NEWBURYPORT — Police yesterday issued an arrest warrant for a Newbury man they believe stabbed a Plum Island resident Sunday afternoon, only yards away from where tourists were walking in downtown Newburyport.
Joseph C. Poaletta, 19, whose last known address was the Harbor Schools at 24 Rolfes Lane in Newbury, was charged with armed assault with intent to murder and assault and battery with a dangerous weapon.
The Harbor Schools is a residential complex where courts refer people aged 14 to 21 with behavioral or psychological problems for treatment.
Police believe Poaletta stabbed 20-year-old Damian T. Dobson of Plum Island in the lower abdomen during an altercation on Prince Place, a quiet side street that runs next to the Newburyport Public Library.
Dobson was transported to Anna Jaques Hospital and then airlifted in critical condition to Beth Israel-Deaconess Medical Center in Boston. A Beth Israel-Deaconess spokesperson said Dobson was not a patient in the hospital but added that patients can keep their presence in the hospital secret should they choose.
But Newburyport Mayor Donna Holaday said yesterday that she was informed that Dobson was doing better.
Holaday expressed concern about the incident saying "this level of violence is something we don't want and don't see" very often.
Holaday stressed that Sunday's stabbing was a rare occurrence in Newburyport, calling it an isolated event. She also made it a point to assure visitors that Newburyport is a safe city.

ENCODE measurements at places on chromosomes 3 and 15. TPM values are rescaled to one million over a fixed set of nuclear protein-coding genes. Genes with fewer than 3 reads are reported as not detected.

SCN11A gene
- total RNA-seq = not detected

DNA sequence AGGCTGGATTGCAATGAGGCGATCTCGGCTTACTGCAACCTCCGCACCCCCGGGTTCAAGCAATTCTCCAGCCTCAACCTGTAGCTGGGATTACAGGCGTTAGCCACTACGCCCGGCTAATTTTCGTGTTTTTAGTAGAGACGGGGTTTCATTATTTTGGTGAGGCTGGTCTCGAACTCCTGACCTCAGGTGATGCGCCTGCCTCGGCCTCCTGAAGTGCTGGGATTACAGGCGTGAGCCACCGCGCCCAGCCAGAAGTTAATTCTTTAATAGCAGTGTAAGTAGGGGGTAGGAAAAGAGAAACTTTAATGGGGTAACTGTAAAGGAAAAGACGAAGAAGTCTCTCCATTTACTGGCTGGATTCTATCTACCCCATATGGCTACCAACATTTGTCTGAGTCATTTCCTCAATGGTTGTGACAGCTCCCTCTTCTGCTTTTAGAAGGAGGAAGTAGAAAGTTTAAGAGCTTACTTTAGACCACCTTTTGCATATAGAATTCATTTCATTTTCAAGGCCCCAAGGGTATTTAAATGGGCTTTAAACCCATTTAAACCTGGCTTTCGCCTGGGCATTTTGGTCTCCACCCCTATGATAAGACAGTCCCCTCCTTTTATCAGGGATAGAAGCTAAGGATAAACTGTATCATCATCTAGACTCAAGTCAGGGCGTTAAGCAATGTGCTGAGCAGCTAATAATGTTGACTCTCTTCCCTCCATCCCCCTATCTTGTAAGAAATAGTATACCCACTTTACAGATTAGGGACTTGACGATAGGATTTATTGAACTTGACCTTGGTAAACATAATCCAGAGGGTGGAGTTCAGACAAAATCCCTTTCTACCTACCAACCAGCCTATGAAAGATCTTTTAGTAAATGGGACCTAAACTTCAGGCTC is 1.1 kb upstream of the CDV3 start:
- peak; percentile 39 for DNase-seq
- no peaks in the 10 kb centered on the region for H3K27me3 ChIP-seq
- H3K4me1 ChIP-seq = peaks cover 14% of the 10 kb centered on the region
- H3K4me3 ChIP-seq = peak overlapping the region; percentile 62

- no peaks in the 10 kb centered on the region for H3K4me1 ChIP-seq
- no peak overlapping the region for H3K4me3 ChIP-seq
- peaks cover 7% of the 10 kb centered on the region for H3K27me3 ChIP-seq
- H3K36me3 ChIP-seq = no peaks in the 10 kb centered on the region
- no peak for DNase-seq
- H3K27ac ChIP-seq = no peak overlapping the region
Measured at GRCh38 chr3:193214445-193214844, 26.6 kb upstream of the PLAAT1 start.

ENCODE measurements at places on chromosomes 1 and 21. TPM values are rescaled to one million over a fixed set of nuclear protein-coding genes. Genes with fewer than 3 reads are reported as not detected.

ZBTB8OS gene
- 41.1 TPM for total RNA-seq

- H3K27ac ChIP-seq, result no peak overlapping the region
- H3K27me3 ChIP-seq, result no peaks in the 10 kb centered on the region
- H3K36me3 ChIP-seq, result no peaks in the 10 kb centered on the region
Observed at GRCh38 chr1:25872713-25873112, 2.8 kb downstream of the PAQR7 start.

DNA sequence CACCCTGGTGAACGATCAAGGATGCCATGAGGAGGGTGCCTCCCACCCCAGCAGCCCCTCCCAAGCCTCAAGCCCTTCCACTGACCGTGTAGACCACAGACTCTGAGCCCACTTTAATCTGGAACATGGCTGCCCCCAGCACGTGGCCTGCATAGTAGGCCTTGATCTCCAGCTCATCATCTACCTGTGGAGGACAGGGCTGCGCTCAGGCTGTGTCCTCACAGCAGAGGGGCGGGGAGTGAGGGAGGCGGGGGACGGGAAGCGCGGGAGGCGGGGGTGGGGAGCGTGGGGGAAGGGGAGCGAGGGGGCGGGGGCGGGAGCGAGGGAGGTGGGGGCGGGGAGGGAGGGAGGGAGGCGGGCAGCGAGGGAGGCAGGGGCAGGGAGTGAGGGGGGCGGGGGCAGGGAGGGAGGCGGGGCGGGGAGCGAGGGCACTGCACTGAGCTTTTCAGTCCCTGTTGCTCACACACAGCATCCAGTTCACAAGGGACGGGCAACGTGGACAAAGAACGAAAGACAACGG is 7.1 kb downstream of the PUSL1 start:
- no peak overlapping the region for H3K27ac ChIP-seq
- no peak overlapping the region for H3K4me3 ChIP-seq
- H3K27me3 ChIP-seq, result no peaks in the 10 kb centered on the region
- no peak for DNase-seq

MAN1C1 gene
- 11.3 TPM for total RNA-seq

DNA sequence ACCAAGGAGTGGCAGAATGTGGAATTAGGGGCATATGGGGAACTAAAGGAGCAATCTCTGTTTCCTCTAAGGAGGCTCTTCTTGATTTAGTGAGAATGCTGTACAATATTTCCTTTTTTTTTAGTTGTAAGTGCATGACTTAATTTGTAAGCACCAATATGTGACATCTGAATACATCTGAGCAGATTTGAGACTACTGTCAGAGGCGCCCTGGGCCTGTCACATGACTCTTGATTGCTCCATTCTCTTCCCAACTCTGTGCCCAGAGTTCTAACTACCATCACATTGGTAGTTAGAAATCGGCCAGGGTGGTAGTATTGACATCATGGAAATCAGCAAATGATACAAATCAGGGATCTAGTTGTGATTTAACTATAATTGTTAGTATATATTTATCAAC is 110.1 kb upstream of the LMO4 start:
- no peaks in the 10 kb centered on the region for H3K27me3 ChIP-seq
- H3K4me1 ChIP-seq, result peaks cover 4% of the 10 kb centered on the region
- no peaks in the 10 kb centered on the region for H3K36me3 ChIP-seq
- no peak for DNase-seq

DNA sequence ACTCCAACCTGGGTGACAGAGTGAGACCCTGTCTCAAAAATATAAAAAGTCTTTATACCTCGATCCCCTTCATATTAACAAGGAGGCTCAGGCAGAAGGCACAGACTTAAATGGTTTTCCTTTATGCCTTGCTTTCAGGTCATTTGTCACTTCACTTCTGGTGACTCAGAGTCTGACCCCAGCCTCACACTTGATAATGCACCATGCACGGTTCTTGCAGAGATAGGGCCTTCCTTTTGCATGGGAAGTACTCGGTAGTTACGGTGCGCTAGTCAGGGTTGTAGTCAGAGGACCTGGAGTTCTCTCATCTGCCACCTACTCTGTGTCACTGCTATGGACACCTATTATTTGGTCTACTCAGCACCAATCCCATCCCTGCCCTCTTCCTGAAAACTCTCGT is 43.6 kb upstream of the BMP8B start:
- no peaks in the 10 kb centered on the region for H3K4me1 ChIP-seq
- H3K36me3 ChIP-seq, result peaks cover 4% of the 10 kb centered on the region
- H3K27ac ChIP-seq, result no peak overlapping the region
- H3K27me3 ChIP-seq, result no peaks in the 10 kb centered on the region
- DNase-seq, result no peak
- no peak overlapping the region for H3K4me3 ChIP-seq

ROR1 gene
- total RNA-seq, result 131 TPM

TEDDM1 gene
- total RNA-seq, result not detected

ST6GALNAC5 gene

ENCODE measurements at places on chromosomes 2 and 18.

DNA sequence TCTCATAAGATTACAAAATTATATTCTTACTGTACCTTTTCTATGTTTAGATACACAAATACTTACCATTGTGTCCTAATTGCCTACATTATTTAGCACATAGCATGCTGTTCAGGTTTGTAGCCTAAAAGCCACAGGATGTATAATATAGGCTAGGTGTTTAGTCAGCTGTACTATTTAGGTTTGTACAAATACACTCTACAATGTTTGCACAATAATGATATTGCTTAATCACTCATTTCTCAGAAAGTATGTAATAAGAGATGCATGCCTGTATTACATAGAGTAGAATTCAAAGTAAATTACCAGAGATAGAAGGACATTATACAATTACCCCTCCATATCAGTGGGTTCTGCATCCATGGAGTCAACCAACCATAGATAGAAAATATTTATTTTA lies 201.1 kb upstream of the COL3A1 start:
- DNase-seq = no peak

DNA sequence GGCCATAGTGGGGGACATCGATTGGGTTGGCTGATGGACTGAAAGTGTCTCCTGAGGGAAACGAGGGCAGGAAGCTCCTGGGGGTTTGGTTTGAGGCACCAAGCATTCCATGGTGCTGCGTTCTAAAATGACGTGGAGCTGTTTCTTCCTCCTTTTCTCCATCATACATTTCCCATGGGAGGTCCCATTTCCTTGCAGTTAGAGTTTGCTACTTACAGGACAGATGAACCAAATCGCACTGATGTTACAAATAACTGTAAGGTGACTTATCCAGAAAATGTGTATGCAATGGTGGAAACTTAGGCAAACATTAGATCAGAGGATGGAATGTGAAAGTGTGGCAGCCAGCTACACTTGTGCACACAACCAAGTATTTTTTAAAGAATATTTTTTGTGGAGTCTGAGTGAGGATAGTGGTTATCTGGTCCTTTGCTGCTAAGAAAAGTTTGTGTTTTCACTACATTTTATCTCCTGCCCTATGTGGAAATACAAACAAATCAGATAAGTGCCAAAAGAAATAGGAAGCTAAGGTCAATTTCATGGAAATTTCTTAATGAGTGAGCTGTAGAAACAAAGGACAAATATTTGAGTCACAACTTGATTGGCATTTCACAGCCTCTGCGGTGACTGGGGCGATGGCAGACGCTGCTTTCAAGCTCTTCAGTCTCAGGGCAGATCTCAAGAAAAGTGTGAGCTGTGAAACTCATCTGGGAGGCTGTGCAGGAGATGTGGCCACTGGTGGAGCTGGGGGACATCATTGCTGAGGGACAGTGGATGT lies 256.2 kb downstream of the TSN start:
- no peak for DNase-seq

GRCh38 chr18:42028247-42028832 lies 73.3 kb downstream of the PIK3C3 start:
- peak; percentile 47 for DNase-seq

"No one should have concerns coming into the city," Holaday said.
The motive for the attack is still under investigation, but Marshal Thomas Howard said Poaletta and Dobson belonged to different gangs well known by police to frequent the city. Events leading to the stabbing began closer to Inn Street, the tourist-friendly walking mall replete with numerous businesses and offices. The groups then decided to move their activities to Prince Place, farther away from the public eye and from an increased police presence specially assigned to keep an eye on Inn Street.
"(We) tried to head things off before it got to the point where it did yesterday (Sunday), unfortunately," Howard said yesterday.
Police expressed confidence that Poaletta will be in custody soon. Inspector Michael Sugrue and investigating officer John Schmidt have been working in concert with police departments across Greater Newburyport. Police have also been reviewing a video of the alleged attack and have retrieved the knife they believe was used in the attack.
Howard said a big concern for police is that the suspect has rearmed himself.
"We're working as quickly as possible to remove this dangerous person from the street," Howard said, adding that anyone hiding the suspect or having visions of seeking revenge will be arrested and prosecuted.
Both Poaletta and Dobson have had multiple brushes with the law. In December, Poaletta, then living in Amesbury, was charged, along with another Amesbury man, with mugging an acquaintance as he walked down Summer Street. In 2009, Poaletta was arrested in Salisbury and charged with a previous warrant and resisting arrest. He was sentenced to community service and ordered to pay a small fine for his 2009 arrest.
Dobson was most recently charged with a crime in March when Amesbury police issued a summons for assault and battery and wanton destruction of property. About two years earlier, Dobson was one of three men arrested by Amesbury police for unlawful possession of alcohol and possession of burglarious instruments.
Keeping the city safe